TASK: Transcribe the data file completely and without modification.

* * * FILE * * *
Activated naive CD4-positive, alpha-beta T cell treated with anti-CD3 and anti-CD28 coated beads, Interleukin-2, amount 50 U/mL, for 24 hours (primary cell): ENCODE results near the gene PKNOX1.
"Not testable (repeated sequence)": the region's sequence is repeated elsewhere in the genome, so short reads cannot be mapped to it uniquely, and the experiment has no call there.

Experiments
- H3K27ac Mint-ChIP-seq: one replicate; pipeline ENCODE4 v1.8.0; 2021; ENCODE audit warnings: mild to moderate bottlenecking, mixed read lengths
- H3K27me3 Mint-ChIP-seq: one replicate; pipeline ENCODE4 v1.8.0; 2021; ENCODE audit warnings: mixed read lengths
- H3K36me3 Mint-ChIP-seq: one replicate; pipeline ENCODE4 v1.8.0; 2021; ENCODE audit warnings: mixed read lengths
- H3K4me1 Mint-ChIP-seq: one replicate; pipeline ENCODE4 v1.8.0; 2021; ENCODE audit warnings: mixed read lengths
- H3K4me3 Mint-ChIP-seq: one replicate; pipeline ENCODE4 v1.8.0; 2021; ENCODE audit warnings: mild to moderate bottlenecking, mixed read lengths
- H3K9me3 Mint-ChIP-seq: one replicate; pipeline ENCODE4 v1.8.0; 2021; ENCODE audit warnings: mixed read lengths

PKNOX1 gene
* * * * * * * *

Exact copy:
Activated naive CD4-positive, alpha-beta T cell treated with anti-CD3 and anti-CD28 coated beads, Interleukin-2, amount 50 U/mL, for 24 hours (primary cell): ENCODE results near the gene PKNOX1.
"Not testable (repeated sequence)": the region's sequence is repeated elsewhere in the genome, so short reads cannot be mapped to it uniquely, and the experiment has no call there.

Experiments
- H3K27ac Mint-ChIP-seq: one replicate; pipeline ENCODE4 v1.8.0; 2021; ENCODE audit warnings: mild to moderate bottlenecking, mixed read lengths
- H3K27me3 Mint-ChIP-seq: one replicate; pipeline ENCODE4 v1.8.0; 2021; ENCODE audit warnings: mixed read lengths
- H3K36me3 Mint-ChIP-seq: one replicate; pipeline ENCODE4 v1.8.0; 2021; ENCODE audit warnings: mixed read lengths
- H3K4me1 Mint-ChIP-seq: one replicate; pipeline ENCODE4 v1.8.0; 2021; ENCODE audit warnings: mixed read lengths
- H3K4me3 Mint-ChIP-seq: one replicate; pipeline ENCODE4 v1.8.0; 2021; ENCODE audit warnings: mild to moderate bottlenecking, mixed read lengths
- H3K9me3 Mint-ChIP-seq: one replicate; pipeline ENCODE4 v1.8.0; 2021; ENCODE audit warnings: mixed read lengths

PKNOX1 gene